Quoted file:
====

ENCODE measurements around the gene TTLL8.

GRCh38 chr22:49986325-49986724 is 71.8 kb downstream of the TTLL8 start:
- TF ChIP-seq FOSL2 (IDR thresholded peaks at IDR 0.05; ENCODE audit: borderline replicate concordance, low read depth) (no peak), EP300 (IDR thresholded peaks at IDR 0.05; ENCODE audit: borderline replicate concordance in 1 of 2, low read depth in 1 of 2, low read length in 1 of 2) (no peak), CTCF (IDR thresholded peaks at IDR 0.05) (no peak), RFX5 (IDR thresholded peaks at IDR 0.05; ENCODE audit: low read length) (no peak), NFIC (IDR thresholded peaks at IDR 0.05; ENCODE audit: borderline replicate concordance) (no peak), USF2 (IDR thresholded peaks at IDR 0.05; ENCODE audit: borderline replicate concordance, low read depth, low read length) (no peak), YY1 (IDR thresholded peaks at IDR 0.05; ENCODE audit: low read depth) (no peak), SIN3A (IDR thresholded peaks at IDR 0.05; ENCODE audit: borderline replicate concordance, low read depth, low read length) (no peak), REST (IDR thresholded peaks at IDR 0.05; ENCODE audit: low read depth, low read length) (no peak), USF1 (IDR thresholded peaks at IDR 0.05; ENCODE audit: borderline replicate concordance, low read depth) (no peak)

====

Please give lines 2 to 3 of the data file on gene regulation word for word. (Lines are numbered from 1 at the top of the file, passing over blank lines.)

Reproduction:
GRCh38 chr22:49986325-49986724 is 71.8 kb downstream of the TTLL8 start:
- TF ChIP-seq FOSL2 (IDR thresholded peaks at IDR 0.05; ENCODE audit: borderline replicate concordance, low read depth) (no peak), EP300 (IDR thresholded peaks at IDR 0.05; ENCODE audit: borderline replicate concordance in 1 of 2, low read depth in 1 of 2, low read length in 1 of 2) (no peak), CTCF (IDR thresholded peaks at IDR 0.05) (no peak), RFX5 (IDR thresholded peaks at IDR 0.05; ENCODE audit: low read length) (no peak), NFIC (IDR thresholded peaks at IDR 0.05; ENCODE audit: borderline replicate concordance) (no peak), USF2 (IDR thresholded peaks at IDR 0.05; ENCODE audit: borderline replicate concordance, low read depth, low read length) (no peak), YY1 (IDR thresholded peaks at IDR 0.05; ENCODE audit: low read depth) (no peak), SIN3A (IDR thresholded peaks at IDR 0.05; ENCODE audit: borderline replicate concordance, low read depth, low read length) (no peak), REST (IDR thresholded peaks at IDR 0.05; ENCODE audit: low read depth, low read length) (no peak), USF1 (IDR thresholded peaks at IDR 0.05; ENCODE audit: borderline replicate concordance, low read depth) (no peak)